On Aikido: Its Origins and its efficacy

Spinedoc

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If you compare what he was actually doing in the 1930's with what he was doing in the 1960's (there's a good comparison here), there was actually....very little change. The changes you're thinking about were primarily introduced by Kisshomaru Ueshiba and Koichi Tohei in Tokyo after the war (see Is O-Sensei Really the Father of Modern Aikido?).

You might also be interested in "The Ueshiba Legacy, by Mark Murray", a further discussion of the changes that occurred between Morihei and Kisshomaru Ueshiba.

Best,

Chris


Yes, and there is some other good evidence, presented by Stanley Pranin that Kisshomaru Ueshiba was not a particularly talented Aikidoka, and certainly nowhere near being on the level of martial prowess as his father. Now, we know that Aikido was tempered after the war, but the question is whether it was tempered out of necessity because Kisshomaru was not as good as his father? Or, was it tempered because of the general ban in post-war Japan on all things budo?

I read something not long ago that after the war, O'Sensei basically retired to Iwama and rarely, if ever came to Hombu, and in addition, he was quite vocal and critical of his son's teaching at Hombu, to the point where, he was actually encouraged to stay away. I have no idea how true/not true that is.

Mike
 

Spinedoc

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The man who shaped modern aikido in his image by Stanley Pranin

Who changed Aikido after the war and what were their motives? by Stanley Pranin

Kisshomarus situation was extremely complex. As the Founders son, he was expected to carry on in his fathers footsteps and manage the course of the development of aikido. In terms of martial ability, he was inexperienced and his temperment such that he rejected a rigorous training model in favor of gentler forms of practice that more closely resembled a cardiovascular exercise system.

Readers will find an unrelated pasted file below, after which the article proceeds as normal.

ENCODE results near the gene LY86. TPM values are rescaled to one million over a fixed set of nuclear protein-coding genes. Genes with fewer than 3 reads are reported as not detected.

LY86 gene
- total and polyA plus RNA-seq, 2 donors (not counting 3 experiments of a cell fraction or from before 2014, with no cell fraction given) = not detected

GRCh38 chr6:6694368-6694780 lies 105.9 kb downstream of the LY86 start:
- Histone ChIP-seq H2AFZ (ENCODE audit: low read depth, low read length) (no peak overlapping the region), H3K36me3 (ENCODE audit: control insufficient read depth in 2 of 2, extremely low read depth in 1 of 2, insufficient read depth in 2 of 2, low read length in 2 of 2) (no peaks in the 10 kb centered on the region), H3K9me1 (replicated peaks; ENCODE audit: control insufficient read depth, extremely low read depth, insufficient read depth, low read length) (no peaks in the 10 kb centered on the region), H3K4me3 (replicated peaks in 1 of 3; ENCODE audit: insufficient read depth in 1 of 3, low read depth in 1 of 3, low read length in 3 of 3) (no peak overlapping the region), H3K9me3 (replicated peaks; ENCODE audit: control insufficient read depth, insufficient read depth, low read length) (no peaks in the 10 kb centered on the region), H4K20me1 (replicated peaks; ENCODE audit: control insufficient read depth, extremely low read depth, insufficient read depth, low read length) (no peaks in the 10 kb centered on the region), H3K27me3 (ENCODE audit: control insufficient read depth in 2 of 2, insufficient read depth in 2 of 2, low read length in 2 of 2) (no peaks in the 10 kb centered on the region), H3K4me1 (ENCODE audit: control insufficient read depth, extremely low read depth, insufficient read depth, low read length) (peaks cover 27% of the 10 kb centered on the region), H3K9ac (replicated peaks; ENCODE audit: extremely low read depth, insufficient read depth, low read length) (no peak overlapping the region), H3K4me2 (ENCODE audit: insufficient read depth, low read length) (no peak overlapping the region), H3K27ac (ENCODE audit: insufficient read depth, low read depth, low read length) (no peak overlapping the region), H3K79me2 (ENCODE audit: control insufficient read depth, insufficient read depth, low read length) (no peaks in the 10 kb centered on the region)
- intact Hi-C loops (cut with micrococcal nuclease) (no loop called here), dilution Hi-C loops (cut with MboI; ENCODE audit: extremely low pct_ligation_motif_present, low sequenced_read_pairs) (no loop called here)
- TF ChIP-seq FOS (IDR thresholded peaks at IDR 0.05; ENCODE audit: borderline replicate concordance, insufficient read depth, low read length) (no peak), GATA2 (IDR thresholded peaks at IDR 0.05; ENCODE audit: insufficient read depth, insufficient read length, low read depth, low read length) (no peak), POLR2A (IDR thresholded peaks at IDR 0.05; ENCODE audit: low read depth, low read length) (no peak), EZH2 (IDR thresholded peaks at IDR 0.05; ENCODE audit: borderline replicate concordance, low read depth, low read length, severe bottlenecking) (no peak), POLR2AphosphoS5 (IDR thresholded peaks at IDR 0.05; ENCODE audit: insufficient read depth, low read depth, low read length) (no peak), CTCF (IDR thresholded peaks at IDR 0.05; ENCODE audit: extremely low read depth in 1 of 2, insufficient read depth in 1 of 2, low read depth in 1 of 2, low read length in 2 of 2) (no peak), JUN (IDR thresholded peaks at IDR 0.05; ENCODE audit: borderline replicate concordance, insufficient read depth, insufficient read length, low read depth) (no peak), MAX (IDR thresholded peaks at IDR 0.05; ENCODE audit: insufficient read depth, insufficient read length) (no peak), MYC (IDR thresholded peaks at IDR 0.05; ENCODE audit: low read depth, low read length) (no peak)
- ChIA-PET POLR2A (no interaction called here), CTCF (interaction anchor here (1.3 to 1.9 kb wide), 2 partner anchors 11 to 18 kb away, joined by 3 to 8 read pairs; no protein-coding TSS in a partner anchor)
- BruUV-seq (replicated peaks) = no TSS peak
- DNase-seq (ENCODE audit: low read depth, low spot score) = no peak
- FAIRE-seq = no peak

Chris Li

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Yes, and there is some other good evidence, presented by Stanley Pranin that Kisshomaru Ueshiba was not a particularly talented Aikidoka, and certainly nowhere near being on the level of martial prowess as his father. Now, we know that Aikido was tempered after the war, but the question is whether it was tempered out of necessity because Kisshomaru was not as good as his father? Or, was it tempered because of the general ban in post-war Japan on all things budo?

There actually was no post-war ban, that's both a myth and a misunderstanding. Basically, budo as pre-war indoctrination was removed from the public school curriculum. There's a good article about that here. However, Kisshomaru (who was there at the time) said that many Japanese were unsure of what the exact rules were and erred on the side of caution.

I trained some with Kisshomaru, and he actually had quite a bit of stuff - but I think that he suffered by comparison with some of the greats. On his own he would have probably been fine.

Personally, I think it was less a matter of skill than it was a matter of marketing - creating a product that appeals to a wider and casually training audience.

I read something not long ago that after the war, O'Sensei basically retired to Iwama and rarely, if ever came to Hombu, and in addition, he was quite vocal and critical of his son's teaching at Hombu, to the point where, he was actually encouraged to stay away. I have no idea how true/not true that is.

Morihei retired to Iwama in 1942 and didn't really come back to Tokyo until the mid 1950's. Even after that (until his death) he was only in Tokyo at most a third of the time - he would stay in Iwama or travel to Osaka or Shingu. When he was in Tokyo he was not responsible for the regular teaching schedule and taught only occasionally.

He always supported Kisshomaru, but he was known to gripe to those who knew him. He had quite a temper and could be trying to deal with (not just about Aikido).

Best,

Chris
 

drop bear

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What I meant to say drop bear,
Is people who do koryu don't care what mma people think of it because if someone isn't doing koryu they won't get it and though many videos are on YouTube the depth of the system is only given orally. So even taking a class or two won't even give to much of an understanding.

So it is an exclusionary art. Which i dont get the point of by the way.
 

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